SharePoint 2010 Chart Web Part

Let’s face it.  Nowadays, management absolutely loves BI.  Especially when there are lots of pretty charts and graphs.  The thing is I’m not a BI guy.  Cubes scare me to death.  Luckily, there is the new snazzy Chart Web Part in SharePoint 2010 that gives you some BI like capabilities.  It doesn’t allow you to drill down and pivot and do all that fancy stuff, but it does let you make some nice graphs and charts that any ordinary developer can do.
To get started, first you need an Enterprise version of SharePoint 2010.  Unfortunately, I used the key that was later determined to be the wrong one which led me to reinstall SharePoint with a new key.  If you don’t have any Enterprise options available, then you will be reinstalling.  Assuming, you do have an Enterprise key, you then need to activate the SharePoint Server Enterprise Site Collection Features.
This adds the chart web part (among other things).  Then edit any page and add a Chart Web Part.  You can find it under Miscellaneous as of Beta 2 (they may have found it a new home in later versions).

When you add it to the page, it uses some dummy data and displays a simple bar chart.
At this point, you might be asking yourself “What kind of data can I bind this to?”.  By clicking Data & Appearance, you will see the following screen which leads you to links to customize the appearance or bind to data.
We’ll start by going to Connect Chat To Data.  Look at these great options we have to choose from.
We can connect to another web part, a list, an external content type (looks like they need to update the BDC wording they have there), and to Excel Services.  I tried going straight to an external content type, but I got a yellow screen.  Apparently that is broken on my version, but I’m sure it will work in RTM.  There is a work around though.  You can pick an external list using the Connect to a List option.  This is exactly what I am going to do.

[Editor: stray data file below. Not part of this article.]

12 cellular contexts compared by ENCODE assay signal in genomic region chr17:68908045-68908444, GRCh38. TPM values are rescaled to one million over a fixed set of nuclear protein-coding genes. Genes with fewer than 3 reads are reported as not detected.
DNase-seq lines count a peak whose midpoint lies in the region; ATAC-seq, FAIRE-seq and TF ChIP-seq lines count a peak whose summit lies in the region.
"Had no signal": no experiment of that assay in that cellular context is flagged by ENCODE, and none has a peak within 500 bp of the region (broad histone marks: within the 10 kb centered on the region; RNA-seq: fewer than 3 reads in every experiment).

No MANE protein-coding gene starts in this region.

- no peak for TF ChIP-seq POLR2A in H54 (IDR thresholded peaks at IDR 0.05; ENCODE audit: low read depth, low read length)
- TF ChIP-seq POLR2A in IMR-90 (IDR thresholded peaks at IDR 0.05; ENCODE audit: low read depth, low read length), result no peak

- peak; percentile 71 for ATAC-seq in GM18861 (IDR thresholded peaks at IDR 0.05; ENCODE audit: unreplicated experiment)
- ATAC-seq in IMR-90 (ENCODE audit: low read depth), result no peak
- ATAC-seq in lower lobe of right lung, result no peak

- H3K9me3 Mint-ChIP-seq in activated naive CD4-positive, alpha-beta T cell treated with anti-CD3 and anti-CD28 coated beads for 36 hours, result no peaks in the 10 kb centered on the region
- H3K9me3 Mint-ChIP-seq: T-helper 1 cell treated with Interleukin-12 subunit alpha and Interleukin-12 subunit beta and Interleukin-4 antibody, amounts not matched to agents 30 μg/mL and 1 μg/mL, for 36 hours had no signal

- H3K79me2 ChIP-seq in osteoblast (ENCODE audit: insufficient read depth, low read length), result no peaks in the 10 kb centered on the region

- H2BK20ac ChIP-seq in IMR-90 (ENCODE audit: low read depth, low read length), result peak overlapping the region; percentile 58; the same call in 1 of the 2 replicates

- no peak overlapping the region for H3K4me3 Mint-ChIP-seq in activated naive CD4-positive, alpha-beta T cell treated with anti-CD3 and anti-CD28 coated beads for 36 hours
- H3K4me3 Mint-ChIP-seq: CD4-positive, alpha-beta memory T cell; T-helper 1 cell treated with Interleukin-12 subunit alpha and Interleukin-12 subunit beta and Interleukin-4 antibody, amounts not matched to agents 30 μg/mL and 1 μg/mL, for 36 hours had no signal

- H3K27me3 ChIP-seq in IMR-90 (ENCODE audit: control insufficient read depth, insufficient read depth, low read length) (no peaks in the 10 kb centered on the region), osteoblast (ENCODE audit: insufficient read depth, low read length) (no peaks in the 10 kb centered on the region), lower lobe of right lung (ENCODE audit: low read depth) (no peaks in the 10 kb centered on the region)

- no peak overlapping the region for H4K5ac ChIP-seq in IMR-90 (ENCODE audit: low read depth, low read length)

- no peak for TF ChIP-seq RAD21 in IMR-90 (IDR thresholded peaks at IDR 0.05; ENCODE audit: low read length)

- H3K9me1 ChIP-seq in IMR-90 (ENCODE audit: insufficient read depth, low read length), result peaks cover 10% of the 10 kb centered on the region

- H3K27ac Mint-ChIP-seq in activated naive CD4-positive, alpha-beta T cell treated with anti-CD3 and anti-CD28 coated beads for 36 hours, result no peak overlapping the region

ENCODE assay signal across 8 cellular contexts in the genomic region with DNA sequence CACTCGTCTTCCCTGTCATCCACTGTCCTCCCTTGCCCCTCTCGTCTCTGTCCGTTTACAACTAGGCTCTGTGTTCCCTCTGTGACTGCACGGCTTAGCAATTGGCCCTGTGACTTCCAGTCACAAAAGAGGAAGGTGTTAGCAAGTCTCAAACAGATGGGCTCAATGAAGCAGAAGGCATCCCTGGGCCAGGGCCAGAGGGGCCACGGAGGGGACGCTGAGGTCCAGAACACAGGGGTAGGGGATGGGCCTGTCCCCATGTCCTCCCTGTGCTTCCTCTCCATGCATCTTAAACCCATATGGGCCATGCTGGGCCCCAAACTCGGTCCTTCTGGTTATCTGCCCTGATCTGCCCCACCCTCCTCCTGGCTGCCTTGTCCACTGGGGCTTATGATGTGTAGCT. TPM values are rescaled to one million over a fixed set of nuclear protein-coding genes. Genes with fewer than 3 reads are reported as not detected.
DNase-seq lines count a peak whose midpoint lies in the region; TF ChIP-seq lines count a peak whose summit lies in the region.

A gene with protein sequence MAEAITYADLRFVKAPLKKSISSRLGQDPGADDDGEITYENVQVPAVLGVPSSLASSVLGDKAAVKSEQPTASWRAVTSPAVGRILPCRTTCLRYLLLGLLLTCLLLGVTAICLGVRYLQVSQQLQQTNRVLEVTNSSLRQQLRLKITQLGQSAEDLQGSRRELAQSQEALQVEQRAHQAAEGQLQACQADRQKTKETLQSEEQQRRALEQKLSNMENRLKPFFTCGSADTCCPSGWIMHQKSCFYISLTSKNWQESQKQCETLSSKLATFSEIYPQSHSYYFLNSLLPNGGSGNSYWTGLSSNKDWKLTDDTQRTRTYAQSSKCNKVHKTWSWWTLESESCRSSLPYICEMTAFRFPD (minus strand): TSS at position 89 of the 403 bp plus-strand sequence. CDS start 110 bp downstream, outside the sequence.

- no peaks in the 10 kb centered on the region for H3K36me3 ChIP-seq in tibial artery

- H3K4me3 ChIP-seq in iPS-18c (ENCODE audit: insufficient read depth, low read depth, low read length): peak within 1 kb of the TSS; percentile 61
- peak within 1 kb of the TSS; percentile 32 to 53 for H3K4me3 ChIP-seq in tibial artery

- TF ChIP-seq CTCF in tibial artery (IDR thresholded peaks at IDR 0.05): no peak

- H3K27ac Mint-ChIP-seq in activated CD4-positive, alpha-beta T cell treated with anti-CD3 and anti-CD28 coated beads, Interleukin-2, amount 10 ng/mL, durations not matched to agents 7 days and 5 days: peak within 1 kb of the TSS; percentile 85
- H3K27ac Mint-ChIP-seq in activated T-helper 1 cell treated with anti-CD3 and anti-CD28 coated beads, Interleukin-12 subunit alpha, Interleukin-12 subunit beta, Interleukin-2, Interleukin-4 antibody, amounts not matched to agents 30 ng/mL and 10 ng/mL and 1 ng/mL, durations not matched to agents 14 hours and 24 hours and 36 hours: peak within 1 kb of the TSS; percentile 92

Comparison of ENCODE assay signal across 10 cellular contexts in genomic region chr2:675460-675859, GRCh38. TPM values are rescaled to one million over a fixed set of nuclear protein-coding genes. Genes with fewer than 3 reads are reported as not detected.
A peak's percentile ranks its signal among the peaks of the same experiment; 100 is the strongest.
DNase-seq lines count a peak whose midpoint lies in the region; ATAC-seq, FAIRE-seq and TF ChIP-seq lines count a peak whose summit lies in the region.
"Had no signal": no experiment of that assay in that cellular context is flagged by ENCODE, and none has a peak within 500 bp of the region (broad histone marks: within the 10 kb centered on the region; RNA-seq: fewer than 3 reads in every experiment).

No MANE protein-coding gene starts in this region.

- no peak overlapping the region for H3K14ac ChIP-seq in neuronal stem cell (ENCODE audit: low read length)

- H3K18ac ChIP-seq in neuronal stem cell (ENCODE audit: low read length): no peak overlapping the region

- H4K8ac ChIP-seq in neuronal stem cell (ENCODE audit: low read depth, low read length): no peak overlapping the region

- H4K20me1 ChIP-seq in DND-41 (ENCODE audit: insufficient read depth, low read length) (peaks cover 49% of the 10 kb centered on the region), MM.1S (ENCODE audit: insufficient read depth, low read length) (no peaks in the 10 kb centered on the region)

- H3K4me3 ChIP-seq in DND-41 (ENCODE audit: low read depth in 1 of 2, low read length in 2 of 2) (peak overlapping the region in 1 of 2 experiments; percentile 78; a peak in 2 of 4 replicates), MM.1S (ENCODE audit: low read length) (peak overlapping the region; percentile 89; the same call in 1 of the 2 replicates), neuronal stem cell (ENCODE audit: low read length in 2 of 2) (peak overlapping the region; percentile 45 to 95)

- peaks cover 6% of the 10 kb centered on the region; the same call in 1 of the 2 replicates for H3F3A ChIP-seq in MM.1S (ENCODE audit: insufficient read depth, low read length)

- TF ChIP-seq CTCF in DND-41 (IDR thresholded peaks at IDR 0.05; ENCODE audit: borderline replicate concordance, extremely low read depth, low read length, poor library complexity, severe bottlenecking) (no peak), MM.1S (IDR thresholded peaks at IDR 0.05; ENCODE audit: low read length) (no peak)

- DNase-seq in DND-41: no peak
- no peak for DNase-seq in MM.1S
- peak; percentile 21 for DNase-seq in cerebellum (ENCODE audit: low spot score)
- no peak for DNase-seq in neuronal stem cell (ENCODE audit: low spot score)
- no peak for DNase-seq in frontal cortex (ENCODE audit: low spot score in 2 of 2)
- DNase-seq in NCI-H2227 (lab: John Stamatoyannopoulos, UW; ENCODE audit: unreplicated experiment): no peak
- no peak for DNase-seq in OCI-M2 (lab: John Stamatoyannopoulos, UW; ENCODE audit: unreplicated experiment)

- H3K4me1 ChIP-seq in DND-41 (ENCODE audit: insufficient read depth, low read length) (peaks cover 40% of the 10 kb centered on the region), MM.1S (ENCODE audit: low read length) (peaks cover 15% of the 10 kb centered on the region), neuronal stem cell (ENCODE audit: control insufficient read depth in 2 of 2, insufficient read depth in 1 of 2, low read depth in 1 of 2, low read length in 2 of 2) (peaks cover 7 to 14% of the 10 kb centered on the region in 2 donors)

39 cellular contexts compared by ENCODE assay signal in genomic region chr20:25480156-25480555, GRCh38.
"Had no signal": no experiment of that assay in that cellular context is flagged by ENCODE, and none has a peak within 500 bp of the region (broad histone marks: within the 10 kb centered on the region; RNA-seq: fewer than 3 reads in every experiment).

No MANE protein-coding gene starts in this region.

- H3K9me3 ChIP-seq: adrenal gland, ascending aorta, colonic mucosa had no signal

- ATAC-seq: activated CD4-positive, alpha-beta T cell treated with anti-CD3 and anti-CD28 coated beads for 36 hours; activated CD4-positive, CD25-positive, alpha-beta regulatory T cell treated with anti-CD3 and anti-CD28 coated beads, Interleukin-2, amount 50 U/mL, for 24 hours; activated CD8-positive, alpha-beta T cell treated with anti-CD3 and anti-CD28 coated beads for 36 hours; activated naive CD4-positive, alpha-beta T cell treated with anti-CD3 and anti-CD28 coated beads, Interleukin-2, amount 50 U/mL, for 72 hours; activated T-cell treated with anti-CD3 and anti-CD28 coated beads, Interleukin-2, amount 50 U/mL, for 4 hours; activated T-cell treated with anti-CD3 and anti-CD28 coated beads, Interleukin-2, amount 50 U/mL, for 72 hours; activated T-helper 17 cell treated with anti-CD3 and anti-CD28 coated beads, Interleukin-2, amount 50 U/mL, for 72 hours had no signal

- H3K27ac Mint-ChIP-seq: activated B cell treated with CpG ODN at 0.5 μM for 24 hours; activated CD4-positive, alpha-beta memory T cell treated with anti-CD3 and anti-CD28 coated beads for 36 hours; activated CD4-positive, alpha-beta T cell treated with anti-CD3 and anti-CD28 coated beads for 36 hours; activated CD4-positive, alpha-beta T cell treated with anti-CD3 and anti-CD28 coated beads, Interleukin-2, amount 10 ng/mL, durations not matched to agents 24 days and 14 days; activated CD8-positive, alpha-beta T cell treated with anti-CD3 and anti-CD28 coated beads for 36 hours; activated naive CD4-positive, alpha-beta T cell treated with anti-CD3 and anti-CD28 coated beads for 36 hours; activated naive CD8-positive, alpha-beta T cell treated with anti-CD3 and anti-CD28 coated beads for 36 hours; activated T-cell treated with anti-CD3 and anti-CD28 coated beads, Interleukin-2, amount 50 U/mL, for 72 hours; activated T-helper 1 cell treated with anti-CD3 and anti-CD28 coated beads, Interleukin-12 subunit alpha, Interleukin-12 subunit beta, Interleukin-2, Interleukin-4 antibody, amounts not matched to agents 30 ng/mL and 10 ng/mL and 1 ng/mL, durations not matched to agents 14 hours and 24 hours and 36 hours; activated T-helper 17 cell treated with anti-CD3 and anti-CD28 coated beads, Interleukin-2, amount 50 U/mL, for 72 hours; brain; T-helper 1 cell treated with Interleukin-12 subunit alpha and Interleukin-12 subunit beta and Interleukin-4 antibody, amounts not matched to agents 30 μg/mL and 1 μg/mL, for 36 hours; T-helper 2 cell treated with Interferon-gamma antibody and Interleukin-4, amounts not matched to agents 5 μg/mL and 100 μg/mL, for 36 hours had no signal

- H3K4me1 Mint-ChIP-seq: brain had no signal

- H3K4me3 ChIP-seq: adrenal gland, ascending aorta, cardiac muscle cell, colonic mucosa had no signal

Remember that external list I created on my BCS blog post?  I’m going to use that list and extend it some.  What I did is I created a new custom list to contain Monthly Sales information.  I used an External Data field to allow the user to pick a product from the external content type and enter in some sales data in a field.
This is the list we are going to use on our chart.  On the next step of the wizard, we are allowed to pick a list.  Note that it also allows you to choose other sites in the collection as well.
The next step allows you to filter your data first if you are so inclined.
The Chart Web Part has a ton of configurable options.  On this last step is where you will start seeing some of them.  The main thing to set here is your X and Y fields.  You can also specify something to group by as well.
Once you finish this last step, you’ll get something that looks like this.
So, what we have here is a chart bound to data coming from a database (via external content type) and a SharePoint list.  Pretty cool, right?  I think so.  It gets better though.  What if your boss doesn’t like bar charts?  No problem.  There are tons of chart types to choose from.  Just click on Data & Appearance again and then Customize Your Chart.  Look at all of these built in chart types you have.
On the next step, you can further customize the chart you choose.  It has some nice pre-built color themes and you can customize the size and what not.  It also gives you a live preview as you change settings.

Here is what my new chart looks like.
You can customize things even more by going to Advanced Properties.  It would probably take me a week to show you everything that this web part does, so I recommend you go try it out for yourself.  The charts and graphs this thing produces are so cool, you should have no issue getting your boss to sign off on the Enterprise license. :)

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